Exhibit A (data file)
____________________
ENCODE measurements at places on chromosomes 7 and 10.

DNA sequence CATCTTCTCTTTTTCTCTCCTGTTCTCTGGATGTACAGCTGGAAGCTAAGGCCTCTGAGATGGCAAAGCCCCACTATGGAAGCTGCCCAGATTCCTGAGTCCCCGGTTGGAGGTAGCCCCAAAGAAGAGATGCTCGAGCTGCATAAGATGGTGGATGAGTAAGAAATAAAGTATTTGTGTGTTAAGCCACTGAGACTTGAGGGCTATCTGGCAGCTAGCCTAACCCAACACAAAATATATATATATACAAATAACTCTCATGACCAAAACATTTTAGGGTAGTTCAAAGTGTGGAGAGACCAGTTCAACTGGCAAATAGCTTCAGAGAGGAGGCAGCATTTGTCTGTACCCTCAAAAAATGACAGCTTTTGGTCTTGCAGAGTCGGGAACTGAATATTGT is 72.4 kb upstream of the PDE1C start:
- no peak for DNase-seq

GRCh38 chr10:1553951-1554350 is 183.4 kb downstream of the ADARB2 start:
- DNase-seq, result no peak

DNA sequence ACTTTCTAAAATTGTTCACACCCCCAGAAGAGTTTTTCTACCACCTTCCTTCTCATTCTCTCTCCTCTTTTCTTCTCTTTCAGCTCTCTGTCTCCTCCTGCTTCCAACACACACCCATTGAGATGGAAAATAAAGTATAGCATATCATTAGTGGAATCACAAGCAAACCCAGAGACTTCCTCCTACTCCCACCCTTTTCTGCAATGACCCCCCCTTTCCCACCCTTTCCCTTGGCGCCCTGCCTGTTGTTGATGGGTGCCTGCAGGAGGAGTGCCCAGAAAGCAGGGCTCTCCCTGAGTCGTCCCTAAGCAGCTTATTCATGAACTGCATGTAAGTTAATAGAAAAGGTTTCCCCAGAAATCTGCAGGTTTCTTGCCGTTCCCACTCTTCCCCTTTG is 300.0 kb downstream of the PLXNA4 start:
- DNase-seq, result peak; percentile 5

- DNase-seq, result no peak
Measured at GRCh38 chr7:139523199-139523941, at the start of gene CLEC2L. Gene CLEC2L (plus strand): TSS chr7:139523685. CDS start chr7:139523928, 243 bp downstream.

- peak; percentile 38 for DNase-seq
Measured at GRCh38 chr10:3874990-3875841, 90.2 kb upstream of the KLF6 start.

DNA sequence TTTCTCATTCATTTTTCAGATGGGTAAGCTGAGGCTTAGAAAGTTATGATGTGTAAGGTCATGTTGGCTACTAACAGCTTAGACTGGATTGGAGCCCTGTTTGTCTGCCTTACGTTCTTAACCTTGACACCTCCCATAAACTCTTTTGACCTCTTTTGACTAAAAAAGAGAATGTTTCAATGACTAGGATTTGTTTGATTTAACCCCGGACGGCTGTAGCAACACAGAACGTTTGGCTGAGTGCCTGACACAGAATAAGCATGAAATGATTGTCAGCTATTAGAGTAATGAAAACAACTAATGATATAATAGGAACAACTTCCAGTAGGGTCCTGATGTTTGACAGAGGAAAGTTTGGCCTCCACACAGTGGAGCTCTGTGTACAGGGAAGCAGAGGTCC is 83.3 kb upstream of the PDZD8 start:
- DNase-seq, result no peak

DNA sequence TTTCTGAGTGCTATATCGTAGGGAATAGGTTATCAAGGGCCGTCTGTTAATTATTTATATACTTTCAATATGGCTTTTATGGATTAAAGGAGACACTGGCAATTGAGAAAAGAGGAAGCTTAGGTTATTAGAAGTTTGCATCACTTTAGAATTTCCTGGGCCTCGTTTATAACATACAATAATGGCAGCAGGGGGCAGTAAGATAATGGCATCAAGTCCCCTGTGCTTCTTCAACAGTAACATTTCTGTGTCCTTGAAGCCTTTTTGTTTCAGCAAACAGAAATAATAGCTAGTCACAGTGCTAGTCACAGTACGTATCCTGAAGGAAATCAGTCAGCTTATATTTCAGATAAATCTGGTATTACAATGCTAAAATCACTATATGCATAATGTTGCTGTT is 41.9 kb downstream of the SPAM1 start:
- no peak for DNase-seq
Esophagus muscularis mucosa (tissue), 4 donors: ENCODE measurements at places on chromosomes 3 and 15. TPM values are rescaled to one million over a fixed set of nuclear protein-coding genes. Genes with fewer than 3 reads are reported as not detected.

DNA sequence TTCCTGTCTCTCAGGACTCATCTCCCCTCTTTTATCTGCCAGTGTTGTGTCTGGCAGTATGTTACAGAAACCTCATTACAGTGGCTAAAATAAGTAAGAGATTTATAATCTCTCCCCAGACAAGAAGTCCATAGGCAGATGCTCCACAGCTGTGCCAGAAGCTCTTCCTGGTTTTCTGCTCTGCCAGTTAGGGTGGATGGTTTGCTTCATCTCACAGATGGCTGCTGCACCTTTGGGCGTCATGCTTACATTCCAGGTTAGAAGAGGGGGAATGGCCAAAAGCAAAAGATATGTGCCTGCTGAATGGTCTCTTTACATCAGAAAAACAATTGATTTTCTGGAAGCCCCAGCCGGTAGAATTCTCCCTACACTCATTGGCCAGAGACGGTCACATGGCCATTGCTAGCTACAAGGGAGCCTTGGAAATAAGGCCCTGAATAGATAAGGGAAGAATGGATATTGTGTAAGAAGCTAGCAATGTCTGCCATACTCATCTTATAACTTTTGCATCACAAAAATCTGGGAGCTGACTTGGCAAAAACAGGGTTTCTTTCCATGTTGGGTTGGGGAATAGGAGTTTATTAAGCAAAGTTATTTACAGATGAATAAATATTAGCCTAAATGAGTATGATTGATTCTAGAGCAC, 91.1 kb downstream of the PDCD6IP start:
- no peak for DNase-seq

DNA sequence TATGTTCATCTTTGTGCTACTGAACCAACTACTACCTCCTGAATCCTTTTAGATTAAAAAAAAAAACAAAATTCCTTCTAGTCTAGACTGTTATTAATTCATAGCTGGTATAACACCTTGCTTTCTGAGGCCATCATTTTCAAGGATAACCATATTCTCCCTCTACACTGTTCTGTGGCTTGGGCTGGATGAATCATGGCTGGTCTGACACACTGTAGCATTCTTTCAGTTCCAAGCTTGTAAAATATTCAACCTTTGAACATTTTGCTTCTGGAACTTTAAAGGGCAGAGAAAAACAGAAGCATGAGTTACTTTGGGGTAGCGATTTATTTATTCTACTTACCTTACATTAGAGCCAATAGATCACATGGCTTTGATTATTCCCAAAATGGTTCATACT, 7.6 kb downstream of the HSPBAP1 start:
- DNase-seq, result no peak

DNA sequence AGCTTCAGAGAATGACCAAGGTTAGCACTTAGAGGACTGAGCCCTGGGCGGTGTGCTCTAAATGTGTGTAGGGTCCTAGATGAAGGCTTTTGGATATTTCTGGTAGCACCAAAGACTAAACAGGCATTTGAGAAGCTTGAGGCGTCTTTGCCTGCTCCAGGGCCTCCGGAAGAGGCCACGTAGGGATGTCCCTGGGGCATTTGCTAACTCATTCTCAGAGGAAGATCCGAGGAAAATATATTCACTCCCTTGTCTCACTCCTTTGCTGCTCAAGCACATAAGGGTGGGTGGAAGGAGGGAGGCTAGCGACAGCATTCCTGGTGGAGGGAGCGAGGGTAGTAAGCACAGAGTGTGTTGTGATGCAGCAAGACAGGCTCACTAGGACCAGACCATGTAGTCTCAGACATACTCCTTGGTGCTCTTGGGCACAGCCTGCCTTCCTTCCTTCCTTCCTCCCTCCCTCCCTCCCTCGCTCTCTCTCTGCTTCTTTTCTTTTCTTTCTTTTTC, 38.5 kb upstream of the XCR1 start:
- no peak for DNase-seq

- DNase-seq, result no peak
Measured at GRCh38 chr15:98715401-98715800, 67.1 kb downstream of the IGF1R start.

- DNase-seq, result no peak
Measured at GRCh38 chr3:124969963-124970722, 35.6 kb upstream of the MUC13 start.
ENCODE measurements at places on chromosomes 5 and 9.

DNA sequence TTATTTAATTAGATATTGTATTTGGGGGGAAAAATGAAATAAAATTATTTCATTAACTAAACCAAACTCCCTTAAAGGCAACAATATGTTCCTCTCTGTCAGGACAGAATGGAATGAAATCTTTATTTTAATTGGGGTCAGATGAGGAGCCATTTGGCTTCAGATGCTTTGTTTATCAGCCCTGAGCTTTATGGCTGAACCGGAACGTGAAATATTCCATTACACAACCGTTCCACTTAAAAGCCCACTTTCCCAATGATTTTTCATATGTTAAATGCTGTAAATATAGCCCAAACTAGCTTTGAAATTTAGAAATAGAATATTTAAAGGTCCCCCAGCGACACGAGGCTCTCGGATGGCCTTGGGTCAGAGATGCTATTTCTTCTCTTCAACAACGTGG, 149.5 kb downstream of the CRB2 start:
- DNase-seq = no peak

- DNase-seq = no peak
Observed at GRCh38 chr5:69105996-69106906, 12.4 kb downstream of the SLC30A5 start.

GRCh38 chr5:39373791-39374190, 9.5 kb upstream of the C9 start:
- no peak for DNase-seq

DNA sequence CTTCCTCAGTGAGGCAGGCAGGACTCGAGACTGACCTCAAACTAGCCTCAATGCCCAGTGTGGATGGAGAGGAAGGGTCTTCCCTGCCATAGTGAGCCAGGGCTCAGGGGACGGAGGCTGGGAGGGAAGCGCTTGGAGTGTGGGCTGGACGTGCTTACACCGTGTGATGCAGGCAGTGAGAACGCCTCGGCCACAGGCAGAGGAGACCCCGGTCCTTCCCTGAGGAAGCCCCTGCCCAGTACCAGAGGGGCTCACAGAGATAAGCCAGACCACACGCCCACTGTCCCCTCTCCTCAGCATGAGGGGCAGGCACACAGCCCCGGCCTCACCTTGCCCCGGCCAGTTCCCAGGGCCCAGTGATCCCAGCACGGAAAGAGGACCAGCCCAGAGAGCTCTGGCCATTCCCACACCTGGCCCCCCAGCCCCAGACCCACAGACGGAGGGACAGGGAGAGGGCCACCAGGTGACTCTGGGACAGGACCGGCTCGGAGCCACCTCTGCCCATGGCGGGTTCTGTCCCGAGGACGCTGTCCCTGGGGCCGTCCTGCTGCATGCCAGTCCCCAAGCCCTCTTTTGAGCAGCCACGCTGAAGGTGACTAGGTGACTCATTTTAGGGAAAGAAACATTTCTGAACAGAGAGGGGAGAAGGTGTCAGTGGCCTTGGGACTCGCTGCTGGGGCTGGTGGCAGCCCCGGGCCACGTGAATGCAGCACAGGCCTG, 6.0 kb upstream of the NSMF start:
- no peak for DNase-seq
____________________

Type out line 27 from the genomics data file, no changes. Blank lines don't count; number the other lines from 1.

ENCODE measurements at places on chromosomes 5 and 9.